and health sectors “to work collaboratively in the parallel processes involved
in order to enhance the lives of those
with disability and with SEN”.
The National Parents Council Primary engages with parents of children
who have SEN on a regular basis
through its SEN special interest group.
Parents who attend this group do not
recognise this vision of collaboration
and parallel processes. They and their
children live a different reality.
Parents talk about settling for the
resource they can get rather than
the one they need for their child.
Resources provided by the Department of Education are often settled
for because specialist health services
such as speech and language therapy,
occupational therapy and behavioural
therapy are not accessible. Would we
need the current level of educational
and care supports if we had the appropriate specialist supports in place?
There are models in other jurisdictions where specialist supports are
part of the education structure. This
ensures parallel processes, and also
allows children to access supports in
their own environment, the school,
they do not need to miss significant
periods of schooling due to travelling
to and from clinics. The model also
ensures on-site support to teachers
and other members of the school
community as specialist services become part of the school community.
Implementing a model like this
would need radical reform, but we
already know this Government will
make those reforms in the best interest
of children. We have evidence of it
with the new Department of Children
and Youth Affairs and the development of the Child Welfare and
Protection Agency.
It is important that we look at what
impact the different resources are
having on the outcomes for children
with SEN. We need to ensure resource decisions are made in a child
centred manner, this does not necessarily mean more resources but that
children with special education needs
get the right resources for them.
■ Áine Lynch is chief executive
of the National Parents
Parents talk
about settling
for the
resource they
can get rather
than the one
they need for
their child
Change tack to win war on drugs
HE global war on drugs has
failed, with devastating
consequences for individuals
and societies around the world.
Fifty years after the initiation of
the UN Single Convention on
Narcotic Drugs, and 40 years
after US President Richard Nixon
launched the US government’s war
on drugs, fundamental reforms in
national and global drug control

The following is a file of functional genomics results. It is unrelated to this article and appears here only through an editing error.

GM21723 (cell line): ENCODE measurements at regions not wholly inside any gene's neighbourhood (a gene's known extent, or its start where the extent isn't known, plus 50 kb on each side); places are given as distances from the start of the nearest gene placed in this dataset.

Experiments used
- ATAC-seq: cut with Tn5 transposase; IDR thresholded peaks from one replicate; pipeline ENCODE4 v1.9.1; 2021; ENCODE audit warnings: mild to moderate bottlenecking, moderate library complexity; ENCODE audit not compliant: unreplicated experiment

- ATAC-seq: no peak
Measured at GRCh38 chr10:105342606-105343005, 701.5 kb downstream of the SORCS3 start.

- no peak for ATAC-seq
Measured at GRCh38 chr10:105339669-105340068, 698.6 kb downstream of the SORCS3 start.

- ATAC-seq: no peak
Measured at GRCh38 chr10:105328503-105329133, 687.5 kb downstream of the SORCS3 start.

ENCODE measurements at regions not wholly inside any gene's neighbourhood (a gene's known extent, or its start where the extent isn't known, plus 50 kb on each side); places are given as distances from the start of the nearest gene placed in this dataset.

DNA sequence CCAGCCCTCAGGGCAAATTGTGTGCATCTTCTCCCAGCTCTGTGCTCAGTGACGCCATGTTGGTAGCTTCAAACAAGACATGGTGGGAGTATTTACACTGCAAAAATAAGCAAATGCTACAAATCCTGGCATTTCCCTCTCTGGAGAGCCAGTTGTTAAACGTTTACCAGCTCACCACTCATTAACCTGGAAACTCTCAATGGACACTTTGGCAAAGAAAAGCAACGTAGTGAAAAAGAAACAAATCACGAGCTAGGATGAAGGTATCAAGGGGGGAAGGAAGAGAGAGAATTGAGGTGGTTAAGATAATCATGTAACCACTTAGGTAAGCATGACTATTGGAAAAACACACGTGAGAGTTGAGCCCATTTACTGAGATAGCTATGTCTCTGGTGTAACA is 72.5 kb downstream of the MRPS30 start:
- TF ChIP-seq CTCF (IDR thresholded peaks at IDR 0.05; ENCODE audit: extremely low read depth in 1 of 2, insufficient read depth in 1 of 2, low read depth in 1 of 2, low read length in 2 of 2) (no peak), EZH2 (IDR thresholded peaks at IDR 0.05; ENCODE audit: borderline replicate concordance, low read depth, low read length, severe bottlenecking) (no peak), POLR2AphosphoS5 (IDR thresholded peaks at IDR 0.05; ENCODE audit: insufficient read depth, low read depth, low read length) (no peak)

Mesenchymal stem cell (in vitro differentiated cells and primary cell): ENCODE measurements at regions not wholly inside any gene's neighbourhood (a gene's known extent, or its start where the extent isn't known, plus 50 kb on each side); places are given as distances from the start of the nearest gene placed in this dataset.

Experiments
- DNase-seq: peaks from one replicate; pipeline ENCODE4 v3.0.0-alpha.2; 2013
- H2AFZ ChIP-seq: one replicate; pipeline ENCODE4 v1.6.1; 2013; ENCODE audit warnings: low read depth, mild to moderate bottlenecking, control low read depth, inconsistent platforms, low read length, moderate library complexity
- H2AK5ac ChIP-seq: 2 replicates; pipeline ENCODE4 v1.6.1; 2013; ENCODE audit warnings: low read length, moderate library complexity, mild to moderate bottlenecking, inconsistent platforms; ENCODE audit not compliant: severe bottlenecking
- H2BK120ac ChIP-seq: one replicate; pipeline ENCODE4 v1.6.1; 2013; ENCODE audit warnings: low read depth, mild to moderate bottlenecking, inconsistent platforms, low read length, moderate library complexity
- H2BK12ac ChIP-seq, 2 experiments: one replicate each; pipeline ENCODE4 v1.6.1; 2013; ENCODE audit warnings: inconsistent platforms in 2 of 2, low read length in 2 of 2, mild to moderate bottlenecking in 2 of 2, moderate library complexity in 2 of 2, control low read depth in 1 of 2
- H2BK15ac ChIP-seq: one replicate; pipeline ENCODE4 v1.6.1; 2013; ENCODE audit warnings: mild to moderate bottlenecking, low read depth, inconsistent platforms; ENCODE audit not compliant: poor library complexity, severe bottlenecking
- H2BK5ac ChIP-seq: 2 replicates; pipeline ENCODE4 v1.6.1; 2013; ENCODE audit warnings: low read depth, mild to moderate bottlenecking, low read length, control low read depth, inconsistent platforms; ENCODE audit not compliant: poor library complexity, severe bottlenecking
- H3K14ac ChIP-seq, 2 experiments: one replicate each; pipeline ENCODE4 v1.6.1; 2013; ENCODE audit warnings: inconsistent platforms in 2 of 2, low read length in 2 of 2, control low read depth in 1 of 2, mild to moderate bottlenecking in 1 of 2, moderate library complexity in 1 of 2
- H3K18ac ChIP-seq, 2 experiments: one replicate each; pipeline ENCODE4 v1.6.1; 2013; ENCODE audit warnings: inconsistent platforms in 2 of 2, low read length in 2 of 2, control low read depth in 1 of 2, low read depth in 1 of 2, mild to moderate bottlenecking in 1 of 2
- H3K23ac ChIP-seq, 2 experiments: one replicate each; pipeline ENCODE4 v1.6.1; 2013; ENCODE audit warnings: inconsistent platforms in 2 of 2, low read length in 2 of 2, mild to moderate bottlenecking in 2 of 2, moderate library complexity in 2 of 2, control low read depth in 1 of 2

policies are urgently needed.
Vast expenditures on
criminalisation and repressive
measures directed at producers,
traffickers and consumers of illegal
drugs have failed to effectively
curtail supply or consumption.
Apparent victories in eliminating
one source or trafficking
organisation are negated almost
instantly by the emergence of other
sources and traffickers. Repressive
efforts directed at consumers
impede public health measures
to reduce HIV/AIDS, overdose
fatalities and other harmful
consequences of drug use.
Government expenditures on
futile supply reduction strategies
and incarceration displace more
cost-effective and evidence-based
investments in demand and harm
reduction. Our principles and
recommendations are as follows:
The war on drugs has
‘failed’ and
marijuana may help
curb drug-related
violence and social ills,
argue a group of
prominent former
world leaders in a new
report on the issue
regulation of drugs to undermine
the power of organised crime and
safeguard the health and security of
their citizens. This recommendation
applies especially to cannabis,
but we also encourage other
experiments in decriminalisation
and legal regulation that can
accomplish these objectives and
provide models for others.
that have proven effective in
reducing transmission of HIV
and other blood-borne infections
as well as fatal overdoses.
■ Respect the human rights of
people who use drugs. Abolish
abusive practices carried out in the
name of treatment — such as forced
detention, forced labour, and
physical or psychological abuse —
that contravene human rights
standards and norms or that remove
the right to self-determination.
■ Apply much the same principles
and policies stated above to people
involved in the lower ends of illegal
drug markets, such as farmers,
couriers and petty sellers. Many are